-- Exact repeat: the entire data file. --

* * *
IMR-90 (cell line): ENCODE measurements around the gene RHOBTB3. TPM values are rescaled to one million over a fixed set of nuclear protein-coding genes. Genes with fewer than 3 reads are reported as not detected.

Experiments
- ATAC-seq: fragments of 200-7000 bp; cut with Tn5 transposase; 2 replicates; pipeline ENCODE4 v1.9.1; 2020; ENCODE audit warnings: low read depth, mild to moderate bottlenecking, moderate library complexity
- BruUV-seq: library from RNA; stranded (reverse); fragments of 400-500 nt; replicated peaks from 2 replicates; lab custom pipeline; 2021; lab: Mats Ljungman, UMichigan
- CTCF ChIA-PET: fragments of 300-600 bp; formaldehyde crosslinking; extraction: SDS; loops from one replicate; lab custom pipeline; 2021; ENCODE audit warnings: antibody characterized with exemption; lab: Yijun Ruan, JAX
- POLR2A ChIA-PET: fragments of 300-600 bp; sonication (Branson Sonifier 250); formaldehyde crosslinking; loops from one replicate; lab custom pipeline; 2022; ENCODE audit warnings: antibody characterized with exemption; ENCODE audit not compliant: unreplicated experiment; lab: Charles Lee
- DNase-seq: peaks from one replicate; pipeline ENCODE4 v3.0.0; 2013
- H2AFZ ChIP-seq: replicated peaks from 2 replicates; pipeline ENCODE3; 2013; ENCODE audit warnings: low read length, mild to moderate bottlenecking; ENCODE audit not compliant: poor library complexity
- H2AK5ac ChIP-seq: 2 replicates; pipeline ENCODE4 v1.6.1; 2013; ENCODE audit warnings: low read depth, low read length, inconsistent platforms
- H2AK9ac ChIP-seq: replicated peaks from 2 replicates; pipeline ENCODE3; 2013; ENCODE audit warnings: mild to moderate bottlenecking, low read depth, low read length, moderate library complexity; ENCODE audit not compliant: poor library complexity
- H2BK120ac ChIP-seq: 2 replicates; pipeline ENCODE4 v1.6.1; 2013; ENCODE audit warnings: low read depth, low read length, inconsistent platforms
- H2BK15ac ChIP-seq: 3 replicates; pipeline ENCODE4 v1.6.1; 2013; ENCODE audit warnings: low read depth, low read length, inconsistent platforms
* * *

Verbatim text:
IMR-90 (cell line): ENCODE measurements around the gene RHOBTB3. TPM values are rescaled to one million over a fixed set of nuclear protein-coding genes. Genes with fewer than 3 reads are reported as not detected.

Experiments
- ATAC-seq: fragments of 200-7000 bp; cut with Tn5 transposase; 2 replicates; pipeline ENCODE4 v1.9.1; 2020; ENCODE audit warnings: low read depth, mild to moderate bottlenecking, moderate library complexity
- BruUV-seq: library from RNA; stranded (reverse); fragments of 400-500 nt; replicated peaks from 2 replicates; lab custom pipeline; 2021; lab: Mats Ljungman, UMichigan
- CTCF ChIA-PET: fragments of 300-600 bp; formaldehyde crosslinking; extraction: SDS; loops from one replicate; lab custom pipeline; 2021; ENCODE audit warnings: antibody characterized with exemption; lab: Yijun Ruan, JAX
- POLR2A ChIA-PET: fragments of 300-600 bp; sonication (Branson Sonifier 250); formaldehyde crosslinking; loops from one replicate; lab custom pipeline; 2022; ENCODE audit warnings: antibody characterized with exemption; ENCODE audit not compliant: unreplicated experiment; lab: Charles Lee
- DNase-seq: peaks from one replicate; pipeline ENCODE4 v3.0.0; 2013
- H2AFZ ChIP-seq: replicated peaks from 2 replicates; pipeline ENCODE3; 2013; ENCODE audit warnings: low read length, mild to moderate bottlenecking; ENCODE audit not compliant: poor library complexity
- H2AK5ac ChIP-seq: 2 replicates; pipeline ENCODE4 v1.6.1; 2013; ENCODE audit warnings: low read depth, low read length, inconsistent platforms
- H2AK9ac ChIP-seq: replicated peaks from 2 replicates; pipeline ENCODE3; 2013; ENCODE audit warnings: mild to moderate bottlenecking, low read depth, low read length, moderate library complexity; ENCODE audit not compliant: poor library complexity
- H2BK120ac ChIP-seq: 2 replicates; pipeline ENCODE4 v1.6.1; 2013; ENCODE audit warnings: low read depth, low read length, inconsistent platforms
- H2BK15ac ChIP-seq: 3 replicates; pipeline ENCODE4 v1.6.1; 2013; ENCODE audit warnings: low read depth, low read length, inconsistent platforms